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Slay makes prominent pitch for Schweitzer, in circuit clerk contest

This article first appeared in the St. Louis Beacon, July 30, 2010 -St. Louis Mayor Francis Slay is putting his clout on the line Tuesday, as he declares political war on the incumbent circuit clerk.

Slay is featured in a campaign mailer going out today on behalf of old law-school classmate Jane Schweitzer, who is challenging Circuit Clerk Mariano Favazza in Tuesday's Democratic primary. The two are pictured together on the front of the mailing.

Schweitzer -- daughter-in-law of the late, longtime Sheriff Gordon Schweitzer -- is backed by the city's judges, who have been at odds with Favazza for years. (To be fair, the city's circuit judges often have been at odds with his predecessors, including Mavis Thompson and Freeman Bosley Jr.)

Favazza said in an interview that he wasn't surprised by the mayor's action. He said he earlier had heard that Slay had been helping Schweitzer get ward endorsements.

"Politics is a very strange activity,'' said Favazza, who first won election to the clerk's post in 1998. "If the voters of St. Louis listen to the truth...then I have every confidence that Tuesday night, when they count the votes, I'll have enough to keep on working for them."

Favazzacontended that Schweitzer's campaign has been circulating inaccurate information about his tenure. He also asserted that Slay may fear Favazza is considering a run for mayor in 2013.

"Maybe he's hearing footsteps,'' said Favazza, who made an unsuccessful bid for Congress in 2004.

Slay also is endorsing a number of other Democrats in Tuesday's contests, including:

-- Karla May, who is in a rematch with state Rep. Hope Whitehead, D-St. Louis, in the city's 57th District. Whitehead won the first round in a February special election.

-- Penny Hubbard, who is running for the state House in the 58th District against James Morris. (The post used to be held by her son, Rodney Hubbard.)

-- Susan Carlson, who is competing in a four-way Democratic primary in the 64th District, as a result of incumbent Rachel Storch's decision to step down, get married and move to the East Coast.

-- state Sen. Joe Keaveny, who is challenged by James Long in the city's 4th District. Long, a retired police officer, is backed by the city's police and firefighters' groups, who are at odds with Slay over residency requirements and, in the case of firefighters, pay issues.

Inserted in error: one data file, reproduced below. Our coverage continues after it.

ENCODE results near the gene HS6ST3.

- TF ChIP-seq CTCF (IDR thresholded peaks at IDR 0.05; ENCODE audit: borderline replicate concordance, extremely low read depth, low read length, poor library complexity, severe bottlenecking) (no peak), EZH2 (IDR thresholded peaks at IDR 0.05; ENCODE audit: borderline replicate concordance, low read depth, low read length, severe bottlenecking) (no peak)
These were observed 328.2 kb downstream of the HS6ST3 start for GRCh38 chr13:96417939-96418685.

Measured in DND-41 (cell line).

Keaveny was Slay's choice for the Senate seat last fall, when it became vacant after Democrat Jeff Smith had to resign when he pleaded guilty to federal felony charges.

Mayoral endorsements in primaries are generally rare, and can cause headaches -- especially if too many of the mayoral choices lose.

The city's last three-term mayor, Vincent C. Schoemehl, ran into that problem in the 1980s, when he vainly tried to oust or replace a number of incumbent Democrats. Those attempts came back to haunt him when Schoemehl made a bid for governor in 1992, and failed to carry the city of St. Louis -- primarily because some of those same Democrats had opted to back Mel Carnahan instead as pay back.

Jo Mannies has been covering Missouri politics and government for almost four decades, much of that time as a reporter and columnist at the St. Louis Post-Dispatch. She was the first woman to cover St. Louis City Hall, was the newspaper’s second woman sportswriter in its history, and spent four years in the Post-Dispatch Washington Bureau. She joined the St. Louis Beacon in 2009. She has won several local, regional and national awards, and has covered every president since Jimmy Carter. She scared fellow first-graders in the late 1950s when she showed them how close Alaska was to Russia and met Richard M. Nixon when she was in high school. She graduated from Valparaiso University in northwest Indiana, and was the daughter of a high school basketball coach. She is married and has two grown children, both lawyers. She’s a history and movie buff, cultivates a massive flower garden, and bakes banana bread regularly for her colleagues.

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